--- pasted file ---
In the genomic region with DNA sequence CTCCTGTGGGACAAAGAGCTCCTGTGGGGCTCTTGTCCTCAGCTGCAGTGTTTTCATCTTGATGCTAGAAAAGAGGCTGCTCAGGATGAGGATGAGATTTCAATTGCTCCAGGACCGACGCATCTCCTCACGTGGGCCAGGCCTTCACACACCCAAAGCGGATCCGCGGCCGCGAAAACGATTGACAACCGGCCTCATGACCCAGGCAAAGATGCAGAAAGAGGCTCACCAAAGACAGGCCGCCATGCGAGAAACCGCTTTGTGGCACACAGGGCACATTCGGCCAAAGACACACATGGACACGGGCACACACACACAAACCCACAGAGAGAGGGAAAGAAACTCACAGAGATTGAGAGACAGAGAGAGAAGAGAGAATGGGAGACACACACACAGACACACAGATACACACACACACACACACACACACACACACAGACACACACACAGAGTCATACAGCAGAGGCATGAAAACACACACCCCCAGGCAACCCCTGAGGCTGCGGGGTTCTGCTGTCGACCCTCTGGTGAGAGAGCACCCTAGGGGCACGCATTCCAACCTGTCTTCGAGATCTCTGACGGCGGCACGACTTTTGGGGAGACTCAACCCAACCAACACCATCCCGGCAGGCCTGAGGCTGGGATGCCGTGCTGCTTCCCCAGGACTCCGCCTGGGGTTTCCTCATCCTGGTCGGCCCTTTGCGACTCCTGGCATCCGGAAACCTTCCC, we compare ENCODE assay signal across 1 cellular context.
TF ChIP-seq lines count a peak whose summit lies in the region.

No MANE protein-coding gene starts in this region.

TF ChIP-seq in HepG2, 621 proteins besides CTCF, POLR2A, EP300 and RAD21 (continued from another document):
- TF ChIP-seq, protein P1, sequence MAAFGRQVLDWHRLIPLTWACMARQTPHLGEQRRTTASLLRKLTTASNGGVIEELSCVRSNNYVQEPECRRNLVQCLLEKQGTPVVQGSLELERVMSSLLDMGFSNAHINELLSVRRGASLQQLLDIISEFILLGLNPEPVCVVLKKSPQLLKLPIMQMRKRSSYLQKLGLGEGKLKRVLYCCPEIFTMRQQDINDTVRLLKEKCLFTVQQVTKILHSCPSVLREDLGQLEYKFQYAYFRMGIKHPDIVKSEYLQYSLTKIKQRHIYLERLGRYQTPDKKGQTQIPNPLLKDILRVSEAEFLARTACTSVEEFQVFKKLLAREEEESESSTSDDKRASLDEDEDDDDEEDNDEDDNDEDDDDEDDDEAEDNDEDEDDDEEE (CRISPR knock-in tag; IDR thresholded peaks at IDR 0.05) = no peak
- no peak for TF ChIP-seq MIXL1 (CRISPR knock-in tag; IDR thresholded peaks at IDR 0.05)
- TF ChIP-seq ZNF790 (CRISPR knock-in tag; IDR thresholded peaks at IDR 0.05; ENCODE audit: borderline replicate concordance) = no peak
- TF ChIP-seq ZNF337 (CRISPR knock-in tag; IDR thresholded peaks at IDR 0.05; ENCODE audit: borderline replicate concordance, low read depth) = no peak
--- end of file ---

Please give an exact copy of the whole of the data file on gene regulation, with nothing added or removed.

In the genomic region with DNA sequence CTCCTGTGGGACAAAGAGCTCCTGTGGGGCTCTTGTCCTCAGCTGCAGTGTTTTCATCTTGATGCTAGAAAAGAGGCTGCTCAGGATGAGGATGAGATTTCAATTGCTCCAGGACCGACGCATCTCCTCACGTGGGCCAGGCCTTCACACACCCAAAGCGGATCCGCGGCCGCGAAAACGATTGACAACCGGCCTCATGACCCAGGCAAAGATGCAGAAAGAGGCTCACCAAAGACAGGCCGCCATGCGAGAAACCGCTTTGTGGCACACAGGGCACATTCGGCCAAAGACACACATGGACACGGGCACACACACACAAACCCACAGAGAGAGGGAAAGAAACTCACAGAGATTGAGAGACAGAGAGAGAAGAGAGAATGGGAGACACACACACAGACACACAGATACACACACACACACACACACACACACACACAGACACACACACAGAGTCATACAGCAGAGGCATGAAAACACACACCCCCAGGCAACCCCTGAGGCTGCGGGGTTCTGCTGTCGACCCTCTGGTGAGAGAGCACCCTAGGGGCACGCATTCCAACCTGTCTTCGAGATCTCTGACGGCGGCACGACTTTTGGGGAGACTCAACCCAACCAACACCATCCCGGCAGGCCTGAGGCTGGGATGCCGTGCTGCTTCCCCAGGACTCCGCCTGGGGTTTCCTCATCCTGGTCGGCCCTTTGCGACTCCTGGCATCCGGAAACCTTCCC, we compare ENCODE assay signal across 1 cellular context.
TF ChIP-seq lines count a peak whose summit lies in the region.

No MANE protein-coding gene starts in this region.

TF ChIP-seq in HepG2, 621 proteins besides CTCF, POLR2A, EP300 and RAD21 (continued from another document):
- TF ChIP-seq, protein P1, sequence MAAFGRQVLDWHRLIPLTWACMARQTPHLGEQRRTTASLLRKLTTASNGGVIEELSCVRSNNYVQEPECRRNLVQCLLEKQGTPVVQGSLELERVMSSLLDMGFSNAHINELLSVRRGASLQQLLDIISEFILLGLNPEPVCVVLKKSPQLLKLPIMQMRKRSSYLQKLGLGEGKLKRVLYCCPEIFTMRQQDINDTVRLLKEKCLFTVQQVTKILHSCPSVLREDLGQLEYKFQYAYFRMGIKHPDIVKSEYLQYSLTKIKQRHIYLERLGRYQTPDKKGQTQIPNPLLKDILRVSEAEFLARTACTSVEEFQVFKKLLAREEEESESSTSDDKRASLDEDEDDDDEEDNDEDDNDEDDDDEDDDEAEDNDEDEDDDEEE (CRISPR knock-in tag; IDR thresholded peaks at IDR 0.05) = no peak
- no peak for TF ChIP-seq MIXL1 (CRISPR knock-in tag; IDR thresholded peaks at IDR 0.05)
- TF ChIP-seq ZNF790 (CRISPR knock-in tag; IDR thresholded peaks at IDR 0.05; ENCODE audit: borderline replicate concordance) = no peak
- TF ChIP-seq ZNF337 (CRISPR knock-in tag; IDR thresholded peaks at IDR 0.05; ENCODE audit: borderline replicate concordance, low read depth) = no peak